It must have seemed such a good idea at the time.
1) Downtown New York is hurting financially. The South Street Seaport, a traditional tourist destination, has been particularly hard-hit: even those tourists flocking to Ground Zero to pay respects have not been spending money in the vicinity.
2) We have a new mayor, Mike Bloomberg, who by his very lack of statements about clubs-as-drug-havens, seems to be taking a positive step back from Giuliani’s clampdown on nightlife. Maybe we can get back to hosting parties in interesting outdoor venues.
3) It’s been the mildest winter in years, to the extent New York had a drought warning in February.
4) Carl Cox is touring behind his first US major label album and looking for unusual locations.

Put these factors together and what do you get? Destination-NYC, held in a 3,000 capacity tent alongside the South Street Seaport on Saturday March 2, with an additional dance floor hosted on the top floor of the Seaport building, all food stands and bars open for the duration. Plenty opportunity to hang outdoors, admire the beautiful Brooklyn Bridge, remind yourself what a great city New York is. A stellar line-up - the inimitable Carl Cox, the incomparable Richie Hawtin, and the equally unique Erick Morillo - means that even a $40 ticket price does not look out of order, especially given that it’s a ten-hour event.

And then what happens?

Saturday March 2, the drought breaks with a torrential twelve-hour storm. The result: a tent awash in up to an inch of rain on the floor - with electric cables running through the puddles spreading a genuine fear of electrocution. The Fire Department show up of course, but curiously, seem to find everything in order. Presumably there are some messages being sent down from above that New York needs this kind of event if its to pull itself out of recession and reclaim its position as a youth capital.

The rain is not too much of a dampener on the tent floor, where Carl Cox conducts a typically exuberant set of crowd-pleasing yet underground-supporting techno and hard house; its effects are felt far greater in the Seaport itself. Such is the rain that few people brave the charge up three flights of outdoor, wind-swept stairs to make it to the second dancefloor on the Seaport’s top floor. The concession stands are sparsely attended. I find two be-suited barmen in front of a floor-to-ceiling supply of water and red bull: they have no customers. The rain is such that you’d have to be crazy to hang on the outdoor balconies. It’s hard to admire any view in such circumstances.

I suppose you can’t legislate for weather, as anyone who’s attended Glastonbury or Reading in the supposed English summer will be all too aware. (Though of course your risks are bound to be amplified in winter.) But you can legislate for crowd control. The scene outside the venue made a mockery of the promoters’ claims to grandeur, with a consistently thousand-strong crowd forced to wait up to two hours to gain entry. Most of these people paid very good money for their tickets; there is no excuse, none whatsoever, for promoters not to supply sufficient security to get these people in the venue as fast as possible - especially given the appalling weather. (Fortunately, the crowd was funneled under a loading bay, and at least stayed somewhat dry.)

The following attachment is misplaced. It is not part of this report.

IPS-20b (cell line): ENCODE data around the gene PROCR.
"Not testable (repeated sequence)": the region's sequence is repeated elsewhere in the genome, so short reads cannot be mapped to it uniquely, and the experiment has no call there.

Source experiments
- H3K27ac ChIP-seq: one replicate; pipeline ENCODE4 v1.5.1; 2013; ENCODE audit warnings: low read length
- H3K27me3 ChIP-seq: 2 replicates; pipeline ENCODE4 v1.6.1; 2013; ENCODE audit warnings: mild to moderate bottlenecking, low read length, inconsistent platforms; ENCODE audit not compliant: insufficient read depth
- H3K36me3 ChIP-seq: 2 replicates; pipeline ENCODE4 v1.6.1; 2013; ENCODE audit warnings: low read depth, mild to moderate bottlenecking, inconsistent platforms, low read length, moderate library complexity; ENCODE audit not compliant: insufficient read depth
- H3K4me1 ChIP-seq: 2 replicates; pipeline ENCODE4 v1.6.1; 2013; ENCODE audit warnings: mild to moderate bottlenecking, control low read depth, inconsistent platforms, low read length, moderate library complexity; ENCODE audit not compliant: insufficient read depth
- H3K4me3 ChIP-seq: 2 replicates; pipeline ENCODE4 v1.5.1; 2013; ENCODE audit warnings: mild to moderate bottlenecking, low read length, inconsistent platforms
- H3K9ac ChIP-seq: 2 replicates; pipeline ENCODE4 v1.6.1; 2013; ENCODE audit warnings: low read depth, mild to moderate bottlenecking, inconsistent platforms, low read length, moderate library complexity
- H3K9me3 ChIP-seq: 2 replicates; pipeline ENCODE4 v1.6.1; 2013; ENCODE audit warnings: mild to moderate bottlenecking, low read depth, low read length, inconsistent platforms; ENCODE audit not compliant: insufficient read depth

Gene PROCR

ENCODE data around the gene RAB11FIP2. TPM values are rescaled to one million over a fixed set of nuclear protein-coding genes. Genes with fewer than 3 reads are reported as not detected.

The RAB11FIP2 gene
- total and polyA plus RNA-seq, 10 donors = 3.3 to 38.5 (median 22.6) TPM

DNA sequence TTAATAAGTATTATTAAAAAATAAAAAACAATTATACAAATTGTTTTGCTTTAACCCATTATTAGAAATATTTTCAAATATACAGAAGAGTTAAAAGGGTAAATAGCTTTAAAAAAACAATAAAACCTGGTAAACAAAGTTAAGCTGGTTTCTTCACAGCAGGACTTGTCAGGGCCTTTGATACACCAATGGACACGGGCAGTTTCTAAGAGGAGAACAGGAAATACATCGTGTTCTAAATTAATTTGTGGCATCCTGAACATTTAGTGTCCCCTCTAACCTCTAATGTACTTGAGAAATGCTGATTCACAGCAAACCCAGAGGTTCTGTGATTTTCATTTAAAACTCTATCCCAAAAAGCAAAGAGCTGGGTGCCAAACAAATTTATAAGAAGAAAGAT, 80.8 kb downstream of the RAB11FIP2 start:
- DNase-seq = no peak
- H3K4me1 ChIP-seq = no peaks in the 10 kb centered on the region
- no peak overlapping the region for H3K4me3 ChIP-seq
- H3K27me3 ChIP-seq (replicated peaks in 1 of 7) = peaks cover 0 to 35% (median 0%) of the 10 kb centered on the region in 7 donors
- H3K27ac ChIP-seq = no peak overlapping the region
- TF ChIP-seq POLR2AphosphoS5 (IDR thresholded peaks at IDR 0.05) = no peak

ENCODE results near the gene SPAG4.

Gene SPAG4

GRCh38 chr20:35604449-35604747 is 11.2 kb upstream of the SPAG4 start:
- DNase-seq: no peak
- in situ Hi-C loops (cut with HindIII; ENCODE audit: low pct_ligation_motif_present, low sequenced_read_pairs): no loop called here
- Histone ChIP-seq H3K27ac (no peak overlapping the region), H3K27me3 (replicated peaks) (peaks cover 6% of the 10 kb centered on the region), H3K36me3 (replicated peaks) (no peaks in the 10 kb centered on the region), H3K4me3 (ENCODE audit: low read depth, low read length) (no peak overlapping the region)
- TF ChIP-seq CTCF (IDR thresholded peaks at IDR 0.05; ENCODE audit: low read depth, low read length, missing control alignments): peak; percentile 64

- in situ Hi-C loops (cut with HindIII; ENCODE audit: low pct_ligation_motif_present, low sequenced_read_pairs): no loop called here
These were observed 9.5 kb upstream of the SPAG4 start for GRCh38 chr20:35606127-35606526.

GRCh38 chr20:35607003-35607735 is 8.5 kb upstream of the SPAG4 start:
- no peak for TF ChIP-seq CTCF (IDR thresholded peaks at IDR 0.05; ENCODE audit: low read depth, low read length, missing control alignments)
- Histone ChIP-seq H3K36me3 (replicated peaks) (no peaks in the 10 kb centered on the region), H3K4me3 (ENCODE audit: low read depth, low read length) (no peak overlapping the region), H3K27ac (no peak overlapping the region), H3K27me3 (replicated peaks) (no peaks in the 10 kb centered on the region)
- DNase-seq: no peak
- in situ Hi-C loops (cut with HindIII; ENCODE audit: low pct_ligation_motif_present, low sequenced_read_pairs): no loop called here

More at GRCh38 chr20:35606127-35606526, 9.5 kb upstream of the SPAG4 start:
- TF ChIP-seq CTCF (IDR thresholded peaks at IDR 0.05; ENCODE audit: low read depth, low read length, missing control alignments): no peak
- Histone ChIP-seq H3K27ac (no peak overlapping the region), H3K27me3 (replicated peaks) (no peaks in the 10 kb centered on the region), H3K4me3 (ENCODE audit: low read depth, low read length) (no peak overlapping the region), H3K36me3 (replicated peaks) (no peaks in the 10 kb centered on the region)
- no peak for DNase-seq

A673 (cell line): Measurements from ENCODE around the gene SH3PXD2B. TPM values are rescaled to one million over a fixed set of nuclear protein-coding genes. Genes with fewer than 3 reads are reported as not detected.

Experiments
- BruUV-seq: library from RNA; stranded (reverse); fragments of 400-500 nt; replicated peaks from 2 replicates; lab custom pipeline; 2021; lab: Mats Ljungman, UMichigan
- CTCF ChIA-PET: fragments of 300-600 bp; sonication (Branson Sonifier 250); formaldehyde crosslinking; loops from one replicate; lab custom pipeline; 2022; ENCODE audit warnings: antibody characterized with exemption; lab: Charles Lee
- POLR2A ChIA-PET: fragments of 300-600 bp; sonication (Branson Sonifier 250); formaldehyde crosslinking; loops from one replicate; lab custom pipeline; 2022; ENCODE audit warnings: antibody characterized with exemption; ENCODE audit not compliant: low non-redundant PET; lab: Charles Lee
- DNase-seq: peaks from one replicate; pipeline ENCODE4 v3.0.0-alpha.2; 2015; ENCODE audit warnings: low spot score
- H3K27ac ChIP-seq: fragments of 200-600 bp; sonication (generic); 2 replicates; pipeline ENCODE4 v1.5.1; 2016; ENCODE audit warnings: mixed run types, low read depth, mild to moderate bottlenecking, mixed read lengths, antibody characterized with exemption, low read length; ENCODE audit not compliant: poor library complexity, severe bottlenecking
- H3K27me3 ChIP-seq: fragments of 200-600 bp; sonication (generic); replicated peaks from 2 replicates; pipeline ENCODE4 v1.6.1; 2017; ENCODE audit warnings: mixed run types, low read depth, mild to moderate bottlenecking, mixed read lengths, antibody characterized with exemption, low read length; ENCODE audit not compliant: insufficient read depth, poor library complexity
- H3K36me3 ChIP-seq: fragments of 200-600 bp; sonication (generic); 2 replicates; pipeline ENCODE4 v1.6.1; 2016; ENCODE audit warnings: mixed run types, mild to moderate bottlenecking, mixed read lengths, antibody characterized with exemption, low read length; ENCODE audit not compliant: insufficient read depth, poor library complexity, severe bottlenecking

Just as inexcusable, this crowd was not encouraged to line up in any organized manner: it was a scrum, such as you would see outside of a football match back in the seventies. I’ve been attending so-called ‘raves’ in New York for ten years or more, and it baffles me that this problem arises every single time promoters book an ‘unusual’ venue. What amazes me even more is that I’ve never seen this crowd explode in anger (though it got close at the Seaport): the vast majority of those on the dance scene are genuinely peaceful people who don’t want trouble and are willing to endure a certain amount of frustration to take part in an one-off event. But some day, someone’s going to ‘throw a party’ like this and the crowd, having paid its $40 and expecting entertainment, not aggravation, is going to get seriously riled. People are going to get hurt. Don’t say we didn’t see the warning signs.

I may not like attending rave-style events at official venues like Hammerstein Ballroom or Roseland, but the fact is that the promoters there know what they’re doing and keep the line moving. You’re rarely waiting more than ten minutes to get in. Even night-clubs like Centro-Fly (and Twilo, before Giuliani shut it down) are sufficiently organized to get you inside with a minimum of disruption - and if the crowd gets too big, or the security checks too slow, to keep that queue in good spirits and aware of the situation. The chaos outside Destination-NYC was not temporary: it was there at 11pm, it was there at 1am, it was there at 2.30am when I left. It shouldn’t happen. End of story.

Tony Fletcher, March 4 2002
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